Lauren Cox proves block solid
Armed with signs and noisemakers, neighbors lined the Flower Mound, Texas, street. Red, white and blue bunting adorned mailboxes, windows and trees. Banners and American flags were everywhere.
As the car containing Lauren Cox approached her family's home, young boys ran alongside in joyous anticipation.
There was even one of those big-head posters with Cox's likeness on the scene.
Finally, Cox, who had just returned from Colorado, where she had made USA Basketball's U16 team, stepped out of the car.
"I was excited to see everybody, but it was pretty embarrassing," said Cox, 15, recalling the scene from this past May. "I was so tired -- I kind of wanted to sleep.
"But [the party] made me feel special, seeing that I had so many supporters. It was pretty awesome."
If Cox -- an undeclared 6-foot-4 power forward in the 2016 class who already has garnered interest from Duke, Stanford, Texas and many others -- continues to progress like she has, this won't be the last celebration in her honor.
Cox, a rising sophomore at Flower Mound, is the daughter of two former college basketball players.
Dennis, who also is 6-4, played at Central Methodist University in Fayette, Mo. He was a post player on a height-deprived team that led the NAIA in scoring at 106 points per game.
He said he "married up" when he connected with Brenda, who was a two-year Division I starter as a 6-2 post at SMU.
But both Dennis and Brenda believe Lauren -- the oldest of their four athletic daughters -- already has passed them by in terms of talent.
That point was driven home -- rather roughly -- last year when Dennis played a five-on-five pickup game against Lauren during a North Texas United club team practice.
"I was in the middle of the lane, I turned around and shot, and [Lauren] blocked it," Dennis said. "It was kind of an aha moment for me."
Rival players know the feeling.
As a freshman, Cox set the school's single-game (11) and season (124) records for blocked shots. She also filled up the rest of the stat sheet. She had five triple-doubles and averaged 13.6 points, 11.4 rebounds, 3.8 blocks, 1.9 steals and 1.7 assists.
At the FIBA Americas in June in Cancun, Mexico, Cox averaged 11.8 points, 8.8 rebounds and 3.5 blocks. In the gold medal win over Canada, she was credited with a tournament- and team-record nine blocks.
"The statisticians missed a few," said North Texas United coach Justin Higginbotham, who was watching online. "She really had 12 or 13 blocks."
Higginbotham said it's rare to find someone as tall as Cox who can run as well as she does, pointing out that she is the fastest player on his talented club team that was fifth at last year's AAU nationals.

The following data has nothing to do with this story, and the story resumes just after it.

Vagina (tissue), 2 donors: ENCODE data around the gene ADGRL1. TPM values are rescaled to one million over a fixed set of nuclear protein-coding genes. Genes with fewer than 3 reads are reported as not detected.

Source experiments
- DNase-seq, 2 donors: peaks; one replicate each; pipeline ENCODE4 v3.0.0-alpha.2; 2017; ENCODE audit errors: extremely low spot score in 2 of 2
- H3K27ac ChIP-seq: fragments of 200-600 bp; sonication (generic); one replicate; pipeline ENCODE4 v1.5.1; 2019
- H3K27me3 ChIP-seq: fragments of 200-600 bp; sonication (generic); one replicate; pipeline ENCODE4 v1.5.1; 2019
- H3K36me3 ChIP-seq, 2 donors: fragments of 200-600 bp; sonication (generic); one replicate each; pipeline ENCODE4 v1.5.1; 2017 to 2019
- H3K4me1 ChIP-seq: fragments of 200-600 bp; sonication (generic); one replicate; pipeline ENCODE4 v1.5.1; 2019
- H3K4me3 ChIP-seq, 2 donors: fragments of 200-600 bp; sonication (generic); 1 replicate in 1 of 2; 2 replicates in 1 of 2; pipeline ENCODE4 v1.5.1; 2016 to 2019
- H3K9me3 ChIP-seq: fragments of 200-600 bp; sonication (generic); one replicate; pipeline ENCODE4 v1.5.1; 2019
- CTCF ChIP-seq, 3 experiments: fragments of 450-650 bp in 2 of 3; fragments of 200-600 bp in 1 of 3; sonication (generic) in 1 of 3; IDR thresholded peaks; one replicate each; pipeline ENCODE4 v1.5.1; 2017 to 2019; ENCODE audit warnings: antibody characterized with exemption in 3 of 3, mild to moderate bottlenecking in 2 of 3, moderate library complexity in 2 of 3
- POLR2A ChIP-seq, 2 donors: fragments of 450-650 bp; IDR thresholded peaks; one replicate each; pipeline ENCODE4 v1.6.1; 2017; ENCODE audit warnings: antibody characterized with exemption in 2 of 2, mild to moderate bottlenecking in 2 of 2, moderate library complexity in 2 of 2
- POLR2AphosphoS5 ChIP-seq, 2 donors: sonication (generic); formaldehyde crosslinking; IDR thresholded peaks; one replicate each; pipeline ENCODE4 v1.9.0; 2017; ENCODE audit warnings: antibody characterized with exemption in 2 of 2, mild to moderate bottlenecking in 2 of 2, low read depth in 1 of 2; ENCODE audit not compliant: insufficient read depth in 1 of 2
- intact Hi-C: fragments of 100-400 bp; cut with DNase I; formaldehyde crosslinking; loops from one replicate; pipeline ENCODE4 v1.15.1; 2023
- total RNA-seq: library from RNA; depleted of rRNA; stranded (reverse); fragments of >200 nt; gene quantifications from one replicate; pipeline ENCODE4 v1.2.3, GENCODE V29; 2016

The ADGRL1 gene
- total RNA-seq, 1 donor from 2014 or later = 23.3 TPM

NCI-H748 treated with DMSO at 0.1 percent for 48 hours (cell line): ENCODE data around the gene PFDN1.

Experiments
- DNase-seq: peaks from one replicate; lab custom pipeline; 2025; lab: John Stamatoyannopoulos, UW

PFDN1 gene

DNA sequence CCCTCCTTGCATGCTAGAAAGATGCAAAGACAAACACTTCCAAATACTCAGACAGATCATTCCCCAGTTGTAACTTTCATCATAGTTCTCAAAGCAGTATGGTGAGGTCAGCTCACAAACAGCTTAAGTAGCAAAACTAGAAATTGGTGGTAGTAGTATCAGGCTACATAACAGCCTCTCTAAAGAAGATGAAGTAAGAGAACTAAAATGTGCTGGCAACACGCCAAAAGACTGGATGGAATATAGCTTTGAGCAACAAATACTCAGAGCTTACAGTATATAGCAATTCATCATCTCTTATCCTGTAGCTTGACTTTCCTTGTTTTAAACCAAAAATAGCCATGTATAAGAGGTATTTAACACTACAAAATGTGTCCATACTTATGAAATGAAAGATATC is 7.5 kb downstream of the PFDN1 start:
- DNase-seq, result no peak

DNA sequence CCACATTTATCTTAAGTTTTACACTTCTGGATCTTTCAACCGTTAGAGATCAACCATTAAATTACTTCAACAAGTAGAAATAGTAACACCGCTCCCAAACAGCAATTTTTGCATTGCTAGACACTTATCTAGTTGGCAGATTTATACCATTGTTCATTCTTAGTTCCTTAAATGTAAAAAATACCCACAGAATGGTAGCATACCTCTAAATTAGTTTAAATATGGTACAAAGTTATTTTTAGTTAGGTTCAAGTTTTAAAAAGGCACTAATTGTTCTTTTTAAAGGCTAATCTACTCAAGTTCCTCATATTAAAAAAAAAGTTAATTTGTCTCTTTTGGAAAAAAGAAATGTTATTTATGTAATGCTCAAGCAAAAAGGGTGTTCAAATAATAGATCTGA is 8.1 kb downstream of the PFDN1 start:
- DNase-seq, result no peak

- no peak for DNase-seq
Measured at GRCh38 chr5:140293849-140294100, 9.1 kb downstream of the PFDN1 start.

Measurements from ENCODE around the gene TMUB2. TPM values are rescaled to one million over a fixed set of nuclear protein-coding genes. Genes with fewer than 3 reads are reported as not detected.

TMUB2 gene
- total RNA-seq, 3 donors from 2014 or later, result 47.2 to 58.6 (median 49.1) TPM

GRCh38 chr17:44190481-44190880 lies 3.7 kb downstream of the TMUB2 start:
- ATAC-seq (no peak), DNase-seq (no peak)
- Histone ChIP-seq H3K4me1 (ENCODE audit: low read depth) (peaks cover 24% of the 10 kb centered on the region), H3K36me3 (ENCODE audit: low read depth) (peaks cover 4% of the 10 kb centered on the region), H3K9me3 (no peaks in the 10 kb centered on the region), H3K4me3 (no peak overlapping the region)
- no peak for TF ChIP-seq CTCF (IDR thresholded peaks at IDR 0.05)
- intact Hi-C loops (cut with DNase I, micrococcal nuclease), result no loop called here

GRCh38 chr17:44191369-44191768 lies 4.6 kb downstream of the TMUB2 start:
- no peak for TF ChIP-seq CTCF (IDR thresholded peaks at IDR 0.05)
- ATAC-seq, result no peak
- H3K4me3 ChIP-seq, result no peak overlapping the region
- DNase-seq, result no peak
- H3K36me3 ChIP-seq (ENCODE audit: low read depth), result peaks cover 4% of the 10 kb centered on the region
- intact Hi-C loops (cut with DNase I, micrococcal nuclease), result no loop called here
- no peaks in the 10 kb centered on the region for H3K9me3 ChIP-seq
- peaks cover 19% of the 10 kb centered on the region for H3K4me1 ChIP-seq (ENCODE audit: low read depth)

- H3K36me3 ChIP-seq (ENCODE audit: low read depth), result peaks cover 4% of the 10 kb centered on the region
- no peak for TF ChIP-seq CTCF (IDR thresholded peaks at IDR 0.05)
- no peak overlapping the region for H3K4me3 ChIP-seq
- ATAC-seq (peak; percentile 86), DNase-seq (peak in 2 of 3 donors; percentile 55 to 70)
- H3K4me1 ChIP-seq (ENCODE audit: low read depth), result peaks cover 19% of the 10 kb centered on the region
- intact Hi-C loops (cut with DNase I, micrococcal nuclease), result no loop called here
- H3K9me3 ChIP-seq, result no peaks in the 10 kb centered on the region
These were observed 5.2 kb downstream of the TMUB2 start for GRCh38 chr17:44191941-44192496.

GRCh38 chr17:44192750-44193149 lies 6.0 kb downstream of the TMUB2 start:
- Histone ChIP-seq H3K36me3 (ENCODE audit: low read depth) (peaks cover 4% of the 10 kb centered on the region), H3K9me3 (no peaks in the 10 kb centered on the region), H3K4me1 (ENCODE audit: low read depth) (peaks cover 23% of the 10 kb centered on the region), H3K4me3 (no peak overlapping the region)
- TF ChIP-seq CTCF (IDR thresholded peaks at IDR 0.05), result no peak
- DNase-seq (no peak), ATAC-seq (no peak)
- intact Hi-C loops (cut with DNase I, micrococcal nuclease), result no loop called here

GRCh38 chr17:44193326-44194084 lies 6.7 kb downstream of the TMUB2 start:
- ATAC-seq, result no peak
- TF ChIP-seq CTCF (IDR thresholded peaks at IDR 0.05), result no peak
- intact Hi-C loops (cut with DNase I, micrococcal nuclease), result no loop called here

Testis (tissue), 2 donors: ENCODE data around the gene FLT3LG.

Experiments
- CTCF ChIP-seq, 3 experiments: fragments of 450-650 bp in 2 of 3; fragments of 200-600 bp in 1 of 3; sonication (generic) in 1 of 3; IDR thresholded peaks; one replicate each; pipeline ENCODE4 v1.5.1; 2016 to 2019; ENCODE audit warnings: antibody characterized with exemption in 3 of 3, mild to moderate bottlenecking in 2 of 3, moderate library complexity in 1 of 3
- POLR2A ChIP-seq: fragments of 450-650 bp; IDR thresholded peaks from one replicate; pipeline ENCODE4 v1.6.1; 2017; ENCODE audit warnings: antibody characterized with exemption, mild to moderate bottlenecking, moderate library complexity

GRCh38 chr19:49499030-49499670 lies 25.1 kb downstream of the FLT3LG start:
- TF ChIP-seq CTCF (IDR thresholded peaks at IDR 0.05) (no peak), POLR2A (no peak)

NTU's Maddie Brown, a 5-11 guard who will be a sophomore at Hebron (Carrollton, Texas), does not argue the point.
"When we run sprints, she always wins, and it doesn't even look like she's trying hard," Brown said. "She has these legs. It's going to sound weird, but she's like a gazelle. Her one stride is like four strides for everyone else."
Perhaps that explains why Cox can guard any position on the floor.
"I'm biased, but I don't think the women's game has seen a defender as versatile as Lauren," Higginbotham said. "She has a 6-11 wingspan, and she takes away 18 to 20 feet of the floor on every possession. Whoever the opponent's best player is, Lauren is able to take her away."
Brown said she recalls Higginbotham putting Cox on a 5-2 guard and thinking it was a bad idea for NTU.
"I thought it was an iffy move," Brown said. "That guard was the fastest person I've ever seen -- her handle was amazing.
"But Lauren got a steal and then another steal and then a block. I was proven wrong."
Cox, listed at 170 pounds, had a challenge at the opposite end of the size spectrum when she had to check a player who was about 6-6 and 250 pounds.
Again, Brown had her doubts.
"I just said, 'Lauren, do your best,'" Brown said. "But Lauren said, 'No, I got this.' And every time that girl tried to shoot, Lauren blocked it into the bleachers."
Dennis Cox said he has noticed that his daughter enjoys hearing the crowd go "ooooh" after a big block.
"If you are going to try to score, she's not going to let you," he said. "It doesn't matter who you are."
Dealing with adversity
At age 7, Lauren was diagnosed with type 1 diabetes and needs to take insulin, which she administers using a pump, to survive.
She changes the infusion set for the insulin pump every other day, something she's done since the early stages of her diagnosis.
"She's very responsible," Dennis said. "I don't remember having to give her the shots past the first week or so. But dealing with diabetes is a 24/7 thing -- she never gets a break from it."
Lauren controls her diet, which helps keep her blood-sugar levels stable.
"It's tough," she said. "You see all your friends eating whatever they want, and you can't really do that. You have more responsibility than a normal teenage kid."
There are pro athletes who have had outstanding careers while battling diabetes, from baseball pioneer Jackie Robinson to current NFL quarterback Jay Cutler.
Lauren doesn't plan on letting diabetes get the better of her. In fact, she hopes to play basketball and volleyball in college.
And if she had the time, she could do three sports because she has been a standout in track in various events, including the 100-meter hurdles, high jump, shot put and discus.
Ultimately, basketball is her ticket, and she has written down goals that include winning a national title in college, playing in the WNBA and winning gold in the Olympics.
Perhaps somewhere along the line she can become a spokesperson for overcoming diabetes.
"It's a big obstacle," she said. "But I think it would be cool if I could talk to kids to show them what they can accomplish."